When the water level rose rapidly, Lea had one thing in mind – besides her 10 day old baby.
“I wrapped my baby in Malong and went to the evacuation center. The water rose very quickly. I had to go through a knee-deep flood to get to safety, ”she said. While she was already safe, the next hours of November 12th were torture as she was concerned about the situation of her other family members, including her husband, who were already imprisoned in her home. They were bothered by reports of houses being submerged. Her baby, who had no sleeping mat but had thrown boxes, worried her. Fortunately, rescuers arrived for the rest of her family a few hours later.
In the next room of the evacuation center is 12 year old John Carlon. He and his family had to wait four hours before being rescued.
“The tide kept coming for us. We were on the second floor of our house, but the water was still reaching us. We had no choice but to move onto the roof. From 3 in the morning to 7 in the morning we just hoped for help, ”he recalls.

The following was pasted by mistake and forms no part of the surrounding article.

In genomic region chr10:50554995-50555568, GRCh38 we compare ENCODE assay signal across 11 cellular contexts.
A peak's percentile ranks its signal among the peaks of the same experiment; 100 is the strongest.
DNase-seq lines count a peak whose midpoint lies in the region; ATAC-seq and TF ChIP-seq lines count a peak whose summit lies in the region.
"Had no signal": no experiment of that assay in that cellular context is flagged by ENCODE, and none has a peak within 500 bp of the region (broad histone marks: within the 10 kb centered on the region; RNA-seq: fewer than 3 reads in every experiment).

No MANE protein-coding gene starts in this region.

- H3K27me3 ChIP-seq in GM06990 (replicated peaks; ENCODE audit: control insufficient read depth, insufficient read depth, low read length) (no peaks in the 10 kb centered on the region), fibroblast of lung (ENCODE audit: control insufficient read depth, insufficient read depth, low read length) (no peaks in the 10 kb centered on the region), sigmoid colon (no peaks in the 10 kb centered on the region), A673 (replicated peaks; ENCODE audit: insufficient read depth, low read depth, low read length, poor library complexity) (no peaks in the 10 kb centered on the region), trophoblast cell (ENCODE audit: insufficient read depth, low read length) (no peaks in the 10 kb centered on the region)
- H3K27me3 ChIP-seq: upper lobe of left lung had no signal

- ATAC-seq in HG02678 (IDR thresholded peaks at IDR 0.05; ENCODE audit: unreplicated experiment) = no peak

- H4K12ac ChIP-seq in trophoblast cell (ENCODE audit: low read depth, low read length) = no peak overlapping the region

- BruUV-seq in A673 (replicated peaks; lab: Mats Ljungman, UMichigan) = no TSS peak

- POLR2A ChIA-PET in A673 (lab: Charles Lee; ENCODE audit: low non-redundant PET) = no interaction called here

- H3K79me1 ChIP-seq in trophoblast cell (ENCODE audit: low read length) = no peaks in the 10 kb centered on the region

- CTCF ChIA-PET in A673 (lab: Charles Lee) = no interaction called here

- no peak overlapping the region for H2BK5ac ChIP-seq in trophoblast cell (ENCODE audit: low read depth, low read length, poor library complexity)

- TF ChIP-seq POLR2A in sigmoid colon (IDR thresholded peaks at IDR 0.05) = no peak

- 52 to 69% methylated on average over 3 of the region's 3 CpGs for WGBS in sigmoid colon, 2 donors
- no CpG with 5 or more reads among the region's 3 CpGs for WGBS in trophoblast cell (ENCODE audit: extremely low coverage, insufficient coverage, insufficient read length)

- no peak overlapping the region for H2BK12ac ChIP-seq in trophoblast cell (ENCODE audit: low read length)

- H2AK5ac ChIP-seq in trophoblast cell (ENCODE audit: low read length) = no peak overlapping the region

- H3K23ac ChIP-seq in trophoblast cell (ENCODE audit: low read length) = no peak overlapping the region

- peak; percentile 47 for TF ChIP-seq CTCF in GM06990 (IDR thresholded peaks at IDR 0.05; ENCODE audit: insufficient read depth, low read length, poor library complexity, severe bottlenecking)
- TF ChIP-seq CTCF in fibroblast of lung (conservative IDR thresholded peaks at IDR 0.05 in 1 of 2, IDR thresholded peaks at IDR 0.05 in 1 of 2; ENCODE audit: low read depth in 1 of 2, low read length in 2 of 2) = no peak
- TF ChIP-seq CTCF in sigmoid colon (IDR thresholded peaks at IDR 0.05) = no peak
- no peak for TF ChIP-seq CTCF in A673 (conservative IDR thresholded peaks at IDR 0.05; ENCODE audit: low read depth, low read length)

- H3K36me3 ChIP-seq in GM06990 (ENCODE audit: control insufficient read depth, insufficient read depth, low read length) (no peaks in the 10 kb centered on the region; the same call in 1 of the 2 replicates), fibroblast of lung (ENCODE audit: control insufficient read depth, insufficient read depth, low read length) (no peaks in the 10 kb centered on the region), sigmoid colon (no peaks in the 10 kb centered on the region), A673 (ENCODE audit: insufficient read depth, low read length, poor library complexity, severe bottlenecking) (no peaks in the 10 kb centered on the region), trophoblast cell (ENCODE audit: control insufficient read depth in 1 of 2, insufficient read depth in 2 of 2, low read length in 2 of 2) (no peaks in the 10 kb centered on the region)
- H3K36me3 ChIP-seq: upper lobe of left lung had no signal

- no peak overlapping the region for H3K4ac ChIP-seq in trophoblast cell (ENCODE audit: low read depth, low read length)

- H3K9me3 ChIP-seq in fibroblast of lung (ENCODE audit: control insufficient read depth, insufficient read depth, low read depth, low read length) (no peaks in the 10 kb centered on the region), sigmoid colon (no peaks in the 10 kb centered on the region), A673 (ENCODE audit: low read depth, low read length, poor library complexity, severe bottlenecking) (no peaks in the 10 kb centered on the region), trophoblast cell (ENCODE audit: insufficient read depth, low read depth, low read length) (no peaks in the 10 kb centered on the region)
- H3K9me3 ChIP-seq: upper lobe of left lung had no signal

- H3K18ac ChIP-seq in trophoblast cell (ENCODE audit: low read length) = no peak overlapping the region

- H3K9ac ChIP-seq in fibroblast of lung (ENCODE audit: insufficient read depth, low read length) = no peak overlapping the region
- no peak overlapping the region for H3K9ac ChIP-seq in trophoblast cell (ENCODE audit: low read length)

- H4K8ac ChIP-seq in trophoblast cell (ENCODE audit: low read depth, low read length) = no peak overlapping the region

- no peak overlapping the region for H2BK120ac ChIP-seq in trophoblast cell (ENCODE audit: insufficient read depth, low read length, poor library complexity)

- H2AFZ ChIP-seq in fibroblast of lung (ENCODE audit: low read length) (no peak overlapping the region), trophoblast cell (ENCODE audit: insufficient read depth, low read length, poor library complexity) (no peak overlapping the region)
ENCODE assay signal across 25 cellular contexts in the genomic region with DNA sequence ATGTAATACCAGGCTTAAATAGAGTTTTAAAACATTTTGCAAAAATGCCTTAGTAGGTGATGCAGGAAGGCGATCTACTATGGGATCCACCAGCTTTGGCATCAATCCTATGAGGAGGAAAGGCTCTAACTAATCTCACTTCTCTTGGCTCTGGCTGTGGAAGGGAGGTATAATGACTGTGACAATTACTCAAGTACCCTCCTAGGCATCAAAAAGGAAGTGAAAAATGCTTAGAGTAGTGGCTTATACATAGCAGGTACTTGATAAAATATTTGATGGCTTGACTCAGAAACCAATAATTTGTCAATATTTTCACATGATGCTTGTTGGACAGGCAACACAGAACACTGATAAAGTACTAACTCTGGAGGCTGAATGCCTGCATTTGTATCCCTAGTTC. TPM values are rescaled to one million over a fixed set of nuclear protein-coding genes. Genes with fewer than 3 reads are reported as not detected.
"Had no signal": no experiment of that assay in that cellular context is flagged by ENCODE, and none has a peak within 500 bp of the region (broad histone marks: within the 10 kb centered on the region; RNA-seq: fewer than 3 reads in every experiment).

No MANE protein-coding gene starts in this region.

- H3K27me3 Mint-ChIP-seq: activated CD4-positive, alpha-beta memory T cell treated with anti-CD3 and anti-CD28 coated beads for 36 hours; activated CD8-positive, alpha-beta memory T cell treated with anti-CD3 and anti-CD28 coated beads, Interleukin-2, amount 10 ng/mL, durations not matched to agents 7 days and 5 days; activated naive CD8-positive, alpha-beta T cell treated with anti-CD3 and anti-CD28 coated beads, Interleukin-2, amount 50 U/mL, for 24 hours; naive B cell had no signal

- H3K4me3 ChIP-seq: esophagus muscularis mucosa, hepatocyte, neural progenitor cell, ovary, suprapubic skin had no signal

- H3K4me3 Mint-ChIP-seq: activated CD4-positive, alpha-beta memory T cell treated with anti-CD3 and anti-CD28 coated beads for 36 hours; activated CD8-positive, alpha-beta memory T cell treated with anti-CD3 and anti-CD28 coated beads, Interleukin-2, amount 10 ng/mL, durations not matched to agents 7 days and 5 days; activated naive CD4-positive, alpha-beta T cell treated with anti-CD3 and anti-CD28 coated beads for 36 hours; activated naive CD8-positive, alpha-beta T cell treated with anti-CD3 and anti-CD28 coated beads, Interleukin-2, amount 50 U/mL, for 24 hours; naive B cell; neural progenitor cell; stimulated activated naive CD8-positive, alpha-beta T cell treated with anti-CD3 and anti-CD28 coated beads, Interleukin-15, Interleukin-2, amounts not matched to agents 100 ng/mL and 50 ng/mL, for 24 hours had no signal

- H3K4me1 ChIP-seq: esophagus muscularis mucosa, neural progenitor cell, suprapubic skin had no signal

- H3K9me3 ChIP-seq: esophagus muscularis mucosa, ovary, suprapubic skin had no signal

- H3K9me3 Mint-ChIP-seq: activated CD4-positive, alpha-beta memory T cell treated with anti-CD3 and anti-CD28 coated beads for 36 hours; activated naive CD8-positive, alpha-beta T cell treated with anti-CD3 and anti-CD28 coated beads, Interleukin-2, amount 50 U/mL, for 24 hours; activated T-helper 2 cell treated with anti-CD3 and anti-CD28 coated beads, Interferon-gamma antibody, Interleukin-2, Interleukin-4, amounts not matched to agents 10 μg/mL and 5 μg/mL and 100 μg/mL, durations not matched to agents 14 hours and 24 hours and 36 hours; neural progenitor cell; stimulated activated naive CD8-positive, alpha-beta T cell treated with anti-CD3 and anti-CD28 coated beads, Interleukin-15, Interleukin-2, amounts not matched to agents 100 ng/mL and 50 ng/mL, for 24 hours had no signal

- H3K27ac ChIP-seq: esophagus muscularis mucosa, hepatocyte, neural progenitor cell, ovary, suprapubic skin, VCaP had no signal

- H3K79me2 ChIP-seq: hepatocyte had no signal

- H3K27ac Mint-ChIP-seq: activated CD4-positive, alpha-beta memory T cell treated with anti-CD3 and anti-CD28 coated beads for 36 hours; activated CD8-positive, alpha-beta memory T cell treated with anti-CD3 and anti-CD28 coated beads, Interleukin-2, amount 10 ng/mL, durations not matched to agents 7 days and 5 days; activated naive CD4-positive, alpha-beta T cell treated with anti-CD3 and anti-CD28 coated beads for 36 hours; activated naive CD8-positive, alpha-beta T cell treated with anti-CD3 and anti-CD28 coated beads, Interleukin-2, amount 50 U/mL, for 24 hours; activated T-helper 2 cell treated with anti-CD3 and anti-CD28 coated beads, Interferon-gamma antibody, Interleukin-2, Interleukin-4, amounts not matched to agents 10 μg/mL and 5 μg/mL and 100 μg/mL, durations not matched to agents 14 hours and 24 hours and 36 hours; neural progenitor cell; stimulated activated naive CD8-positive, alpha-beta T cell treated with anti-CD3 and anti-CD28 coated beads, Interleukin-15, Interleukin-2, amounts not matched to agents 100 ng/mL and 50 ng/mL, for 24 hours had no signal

The families of John Carlon and Lea are now seeking refuge in an evacuation center in Rizal Province. There are more than 1,000 families who, like them, experienced the wrath of Typhoon Ulysses.
The November 13 report of the National Council for Disaster Risk Reduction and Management shows that over 44,000 families or more than 170,000 people in Regions II, CALABARZON, MMROPA, V, NCR and CAR were affected. At least 12 have been reported dead and 14 are still missing.
World Vision has expanded its ongoing response to typhoon roll hit communities in the Bicol region and will also take care of the families affected by Ulysses, particularly in Rizal. Hygiene kits with toothbrushes, toothpaste, Malong, bath and laundry soaps as well as other important emergency items such as mosquito nets, plastic mats and fleece blankets are distributed.